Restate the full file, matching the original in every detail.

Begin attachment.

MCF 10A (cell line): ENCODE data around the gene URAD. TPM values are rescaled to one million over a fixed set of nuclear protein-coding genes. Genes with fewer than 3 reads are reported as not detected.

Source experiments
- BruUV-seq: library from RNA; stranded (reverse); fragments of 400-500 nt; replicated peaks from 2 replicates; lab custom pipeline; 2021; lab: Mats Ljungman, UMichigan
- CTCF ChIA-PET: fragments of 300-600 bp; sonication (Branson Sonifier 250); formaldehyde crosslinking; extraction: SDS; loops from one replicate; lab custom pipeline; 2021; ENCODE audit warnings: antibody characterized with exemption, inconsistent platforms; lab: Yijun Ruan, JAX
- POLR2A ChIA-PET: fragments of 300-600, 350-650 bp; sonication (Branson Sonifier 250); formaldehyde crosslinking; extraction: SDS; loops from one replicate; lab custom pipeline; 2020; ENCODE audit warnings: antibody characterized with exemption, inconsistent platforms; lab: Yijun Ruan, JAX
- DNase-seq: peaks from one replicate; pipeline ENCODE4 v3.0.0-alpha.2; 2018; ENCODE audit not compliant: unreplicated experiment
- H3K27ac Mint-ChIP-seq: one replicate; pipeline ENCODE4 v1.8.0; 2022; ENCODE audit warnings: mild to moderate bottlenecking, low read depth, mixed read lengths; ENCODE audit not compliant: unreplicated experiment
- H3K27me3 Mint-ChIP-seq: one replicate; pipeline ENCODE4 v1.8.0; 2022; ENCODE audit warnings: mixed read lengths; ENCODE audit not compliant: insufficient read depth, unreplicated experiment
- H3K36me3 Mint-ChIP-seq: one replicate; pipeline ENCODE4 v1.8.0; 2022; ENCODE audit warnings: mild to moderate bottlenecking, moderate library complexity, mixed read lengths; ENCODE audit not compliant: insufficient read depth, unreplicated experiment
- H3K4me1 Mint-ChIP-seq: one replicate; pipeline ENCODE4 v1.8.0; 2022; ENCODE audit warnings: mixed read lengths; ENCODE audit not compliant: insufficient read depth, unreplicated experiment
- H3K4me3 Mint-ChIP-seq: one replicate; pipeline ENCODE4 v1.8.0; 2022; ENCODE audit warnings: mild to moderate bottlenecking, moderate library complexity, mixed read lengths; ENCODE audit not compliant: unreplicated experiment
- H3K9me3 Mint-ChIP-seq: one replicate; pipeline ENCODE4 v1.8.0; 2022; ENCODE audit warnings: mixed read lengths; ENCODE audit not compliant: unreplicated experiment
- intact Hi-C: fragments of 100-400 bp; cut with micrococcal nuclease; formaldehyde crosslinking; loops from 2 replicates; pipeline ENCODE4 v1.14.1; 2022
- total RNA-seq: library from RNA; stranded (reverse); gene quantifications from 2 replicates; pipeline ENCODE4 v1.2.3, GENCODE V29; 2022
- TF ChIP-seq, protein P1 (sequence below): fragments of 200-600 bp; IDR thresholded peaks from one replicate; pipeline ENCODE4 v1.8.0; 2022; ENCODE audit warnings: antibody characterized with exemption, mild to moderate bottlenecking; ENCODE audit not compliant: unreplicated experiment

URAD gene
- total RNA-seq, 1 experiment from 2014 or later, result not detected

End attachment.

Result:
MCF 10A (cell line): ENCODE data around the gene URAD. TPM values are rescaled to one million over a fixed set of nuclear protein-coding genes. Genes with fewer than 3 reads are reported as not detected.

Source experiments
- BruUV-seq: library from RNA; stranded (reverse); fragments of 400-500 nt; replicated peaks from 2 replicates; lab custom pipeline; 2021; lab: Mats Ljungman, UMichigan
- CTCF ChIA-PET: fragments of 300-600 bp; sonication (Branson Sonifier 250); formaldehyde crosslinking; extraction: SDS; loops from one replicate; lab custom pipeline; 2021; ENCODE audit warnings: antibody characterized with exemption, inconsistent platforms; lab: Yijun Ruan, JAX
- POLR2A ChIA-PET: fragments of 300-600, 350-650 bp; sonication (Branson Sonifier 250); formaldehyde crosslinking; extraction: SDS; loops from one replicate; lab custom pipeline; 2020; ENCODE audit warnings: antibody characterized with exemption, inconsistent platforms; lab: Yijun Ruan, JAX
- DNase-seq: peaks from one replicate; pipeline ENCODE4 v3.0.0-alpha.2; 2018; ENCODE audit not compliant: unreplicated experiment
- H3K27ac Mint-ChIP-seq: one replicate; pipeline ENCODE4 v1.8.0; 2022; ENCODE audit warnings: mild to moderate bottlenecking, low read depth, mixed read lengths; ENCODE audit not compliant: unreplicated experiment
- H3K27me3 Mint-ChIP-seq: one replicate; pipeline ENCODE4 v1.8.0; 2022; ENCODE audit warnings: mixed read lengths; ENCODE audit not compliant: insufficient read depth, unreplicated experiment
- H3K36me3 Mint-ChIP-seq: one replicate; pipeline ENCODE4 v1.8.0; 2022; ENCODE audit warnings: mild to moderate bottlenecking, moderate library complexity, mixed read lengths; ENCODE audit not compliant: insufficient read depth, unreplicated experiment
- H3K4me1 Mint-ChIP-seq: one replicate; pipeline ENCODE4 v1.8.0; 2022; ENCODE audit warnings: mixed read lengths; ENCODE audit not compliant: insufficient read depth, unreplicated experiment
- H3K4me3 Mint-ChIP-seq: one replicate; pipeline ENCODE4 v1.8.0; 2022; ENCODE audit warnings: mild to moderate bottlenecking, moderate library complexity, mixed read lengths; ENCODE audit not compliant: unreplicated experiment
- H3K9me3 Mint-ChIP-seq: one replicate; pipeline ENCODE4 v1.8.0; 2022; ENCODE audit warnings: mixed read lengths; ENCODE audit not compliant: unreplicated experiment
- intact Hi-C: fragments of 100-400 bp; cut with micrococcal nuclease; formaldehyde crosslinking; loops from 2 replicates; pipeline ENCODE4 v1.14.1; 2022
- total RNA-seq: library from RNA; stranded (reverse); gene quantifications from 2 replicates; pipeline ENCODE4 v1.2.3, GENCODE V29; 2022
- TF ChIP-seq, protein P1 (sequence below): fragments of 200-600 bp; IDR thresholded peaks from one replicate; pipeline ENCODE4 v1.8.0; 2022; ENCODE audit warnings: antibody characterized with exemption, mild to moderate bottlenecking; ENCODE audit not compliant: unreplicated experiment

URAD gene
- total RNA-seq, 1 experiment from 2014 or later, result not detected